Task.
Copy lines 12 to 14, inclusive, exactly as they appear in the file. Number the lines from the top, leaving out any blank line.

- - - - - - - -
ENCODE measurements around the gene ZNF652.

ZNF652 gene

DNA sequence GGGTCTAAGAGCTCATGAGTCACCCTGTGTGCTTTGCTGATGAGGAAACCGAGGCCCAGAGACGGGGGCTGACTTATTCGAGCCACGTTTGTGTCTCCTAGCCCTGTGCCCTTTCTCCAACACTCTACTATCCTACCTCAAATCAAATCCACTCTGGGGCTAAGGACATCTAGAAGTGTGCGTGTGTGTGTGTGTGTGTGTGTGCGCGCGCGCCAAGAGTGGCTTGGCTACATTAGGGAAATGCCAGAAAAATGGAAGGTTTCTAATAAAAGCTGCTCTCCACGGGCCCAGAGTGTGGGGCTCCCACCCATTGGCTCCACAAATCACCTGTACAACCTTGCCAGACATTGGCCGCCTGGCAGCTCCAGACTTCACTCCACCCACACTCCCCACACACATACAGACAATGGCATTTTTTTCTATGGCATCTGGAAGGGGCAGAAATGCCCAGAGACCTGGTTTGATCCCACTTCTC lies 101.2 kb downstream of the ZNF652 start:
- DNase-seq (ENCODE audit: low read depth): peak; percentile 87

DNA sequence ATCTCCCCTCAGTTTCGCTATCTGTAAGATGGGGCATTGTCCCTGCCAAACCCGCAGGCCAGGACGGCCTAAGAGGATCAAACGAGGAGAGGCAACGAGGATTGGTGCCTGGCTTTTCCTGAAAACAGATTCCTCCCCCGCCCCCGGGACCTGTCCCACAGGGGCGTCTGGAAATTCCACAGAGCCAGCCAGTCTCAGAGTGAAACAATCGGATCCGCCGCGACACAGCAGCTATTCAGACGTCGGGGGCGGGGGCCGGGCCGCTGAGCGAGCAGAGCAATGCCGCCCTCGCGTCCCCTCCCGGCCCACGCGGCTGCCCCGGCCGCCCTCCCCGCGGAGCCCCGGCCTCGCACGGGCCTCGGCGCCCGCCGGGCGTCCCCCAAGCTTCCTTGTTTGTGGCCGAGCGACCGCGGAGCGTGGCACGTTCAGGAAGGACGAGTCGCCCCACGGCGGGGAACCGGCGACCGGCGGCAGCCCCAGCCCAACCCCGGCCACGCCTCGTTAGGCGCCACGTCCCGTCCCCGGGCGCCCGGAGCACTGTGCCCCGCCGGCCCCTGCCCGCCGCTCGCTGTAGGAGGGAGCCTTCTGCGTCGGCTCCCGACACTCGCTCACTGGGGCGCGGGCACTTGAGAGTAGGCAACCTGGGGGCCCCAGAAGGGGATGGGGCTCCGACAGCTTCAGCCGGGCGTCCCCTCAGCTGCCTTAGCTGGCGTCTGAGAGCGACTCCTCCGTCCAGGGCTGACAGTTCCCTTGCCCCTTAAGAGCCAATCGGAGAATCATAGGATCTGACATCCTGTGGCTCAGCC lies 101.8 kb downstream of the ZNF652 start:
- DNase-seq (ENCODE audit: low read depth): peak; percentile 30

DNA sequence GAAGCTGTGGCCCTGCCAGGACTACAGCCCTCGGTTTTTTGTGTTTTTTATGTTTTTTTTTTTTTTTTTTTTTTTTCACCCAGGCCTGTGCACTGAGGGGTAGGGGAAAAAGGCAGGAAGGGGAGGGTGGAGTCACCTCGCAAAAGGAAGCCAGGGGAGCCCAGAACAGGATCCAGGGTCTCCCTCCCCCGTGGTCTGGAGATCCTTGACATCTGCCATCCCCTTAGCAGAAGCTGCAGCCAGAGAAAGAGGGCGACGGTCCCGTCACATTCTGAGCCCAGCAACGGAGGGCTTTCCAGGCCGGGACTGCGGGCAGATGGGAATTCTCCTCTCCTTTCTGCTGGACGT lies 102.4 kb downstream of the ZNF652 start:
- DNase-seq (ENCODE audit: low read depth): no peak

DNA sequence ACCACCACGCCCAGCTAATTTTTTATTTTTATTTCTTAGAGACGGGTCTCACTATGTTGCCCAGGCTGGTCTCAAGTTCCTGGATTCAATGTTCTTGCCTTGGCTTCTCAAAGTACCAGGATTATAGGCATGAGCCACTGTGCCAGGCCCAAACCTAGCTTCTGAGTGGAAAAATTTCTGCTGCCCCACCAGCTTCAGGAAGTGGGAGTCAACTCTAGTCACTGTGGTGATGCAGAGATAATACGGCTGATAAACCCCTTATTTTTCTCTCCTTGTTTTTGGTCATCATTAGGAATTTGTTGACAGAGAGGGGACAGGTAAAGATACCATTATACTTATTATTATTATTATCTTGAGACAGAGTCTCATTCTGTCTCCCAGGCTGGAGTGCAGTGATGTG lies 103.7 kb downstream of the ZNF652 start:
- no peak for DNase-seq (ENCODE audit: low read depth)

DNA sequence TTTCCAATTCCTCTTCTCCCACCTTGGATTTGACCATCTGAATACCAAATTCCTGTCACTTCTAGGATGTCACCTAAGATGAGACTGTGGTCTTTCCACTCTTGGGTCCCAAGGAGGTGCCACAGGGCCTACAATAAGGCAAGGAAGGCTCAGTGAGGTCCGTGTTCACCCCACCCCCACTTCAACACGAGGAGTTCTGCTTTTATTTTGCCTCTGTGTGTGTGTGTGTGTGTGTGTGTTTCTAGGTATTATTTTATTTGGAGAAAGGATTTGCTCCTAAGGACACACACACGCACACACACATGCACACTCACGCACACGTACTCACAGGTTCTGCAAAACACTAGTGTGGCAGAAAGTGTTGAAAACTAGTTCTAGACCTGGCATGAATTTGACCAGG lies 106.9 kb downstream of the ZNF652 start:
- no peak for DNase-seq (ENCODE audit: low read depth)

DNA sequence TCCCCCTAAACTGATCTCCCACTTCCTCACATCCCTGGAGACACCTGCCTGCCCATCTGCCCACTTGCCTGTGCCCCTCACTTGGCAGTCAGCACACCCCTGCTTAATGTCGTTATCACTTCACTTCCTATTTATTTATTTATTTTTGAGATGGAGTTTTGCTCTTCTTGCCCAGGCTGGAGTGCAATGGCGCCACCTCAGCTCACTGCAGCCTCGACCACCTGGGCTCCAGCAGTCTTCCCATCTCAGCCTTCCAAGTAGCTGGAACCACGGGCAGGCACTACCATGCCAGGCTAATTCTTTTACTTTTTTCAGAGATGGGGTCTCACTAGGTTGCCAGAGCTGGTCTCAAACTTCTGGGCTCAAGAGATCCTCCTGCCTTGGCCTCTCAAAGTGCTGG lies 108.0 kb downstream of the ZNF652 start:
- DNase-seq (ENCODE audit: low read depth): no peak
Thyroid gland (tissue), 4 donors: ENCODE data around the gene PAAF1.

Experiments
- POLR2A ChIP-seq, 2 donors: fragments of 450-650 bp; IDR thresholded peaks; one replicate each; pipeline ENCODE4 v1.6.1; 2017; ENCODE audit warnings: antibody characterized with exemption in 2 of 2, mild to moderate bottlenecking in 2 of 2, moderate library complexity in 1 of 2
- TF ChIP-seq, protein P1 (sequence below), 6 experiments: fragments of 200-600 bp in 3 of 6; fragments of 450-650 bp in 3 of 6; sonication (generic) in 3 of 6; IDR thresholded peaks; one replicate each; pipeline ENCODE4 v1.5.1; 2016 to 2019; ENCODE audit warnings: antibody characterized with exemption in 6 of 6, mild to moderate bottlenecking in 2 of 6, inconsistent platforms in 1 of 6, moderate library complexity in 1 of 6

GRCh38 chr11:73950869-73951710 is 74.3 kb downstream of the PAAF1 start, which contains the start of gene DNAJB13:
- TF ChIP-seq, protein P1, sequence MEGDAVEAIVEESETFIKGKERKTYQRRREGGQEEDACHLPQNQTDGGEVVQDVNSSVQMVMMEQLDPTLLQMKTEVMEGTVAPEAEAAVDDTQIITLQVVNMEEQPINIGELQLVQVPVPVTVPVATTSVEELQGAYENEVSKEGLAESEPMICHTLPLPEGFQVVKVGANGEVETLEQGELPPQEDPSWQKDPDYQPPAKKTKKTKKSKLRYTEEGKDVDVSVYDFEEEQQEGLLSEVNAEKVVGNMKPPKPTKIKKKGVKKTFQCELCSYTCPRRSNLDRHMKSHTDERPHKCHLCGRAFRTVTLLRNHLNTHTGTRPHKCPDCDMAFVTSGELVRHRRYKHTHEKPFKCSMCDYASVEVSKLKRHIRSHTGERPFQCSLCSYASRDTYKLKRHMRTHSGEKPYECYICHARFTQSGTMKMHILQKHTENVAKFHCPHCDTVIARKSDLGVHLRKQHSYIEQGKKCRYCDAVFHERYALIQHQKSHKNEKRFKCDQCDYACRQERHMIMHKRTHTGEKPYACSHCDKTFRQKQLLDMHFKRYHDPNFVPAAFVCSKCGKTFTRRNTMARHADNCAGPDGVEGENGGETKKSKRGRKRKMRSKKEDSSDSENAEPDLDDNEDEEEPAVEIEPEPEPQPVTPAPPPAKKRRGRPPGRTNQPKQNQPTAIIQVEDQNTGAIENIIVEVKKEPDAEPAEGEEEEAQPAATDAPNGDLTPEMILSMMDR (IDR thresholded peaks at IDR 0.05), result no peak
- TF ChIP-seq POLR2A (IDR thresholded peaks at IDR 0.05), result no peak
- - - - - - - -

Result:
- no peak for DNase-seq (ENCODE audit: low read depth)

DNA sequence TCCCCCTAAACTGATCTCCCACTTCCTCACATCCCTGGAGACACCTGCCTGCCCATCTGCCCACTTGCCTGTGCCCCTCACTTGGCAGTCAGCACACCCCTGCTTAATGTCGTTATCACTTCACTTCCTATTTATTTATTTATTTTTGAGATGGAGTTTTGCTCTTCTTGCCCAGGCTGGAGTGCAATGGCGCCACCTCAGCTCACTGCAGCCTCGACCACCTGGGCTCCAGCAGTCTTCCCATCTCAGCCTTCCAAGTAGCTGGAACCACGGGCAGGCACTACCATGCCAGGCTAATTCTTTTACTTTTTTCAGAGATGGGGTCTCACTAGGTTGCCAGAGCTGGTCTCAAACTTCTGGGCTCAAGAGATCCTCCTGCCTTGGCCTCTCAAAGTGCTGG lies 108.0 kb downstream of the ZNF652 start:
- DNase-seq (ENCODE audit: low read depth): no peak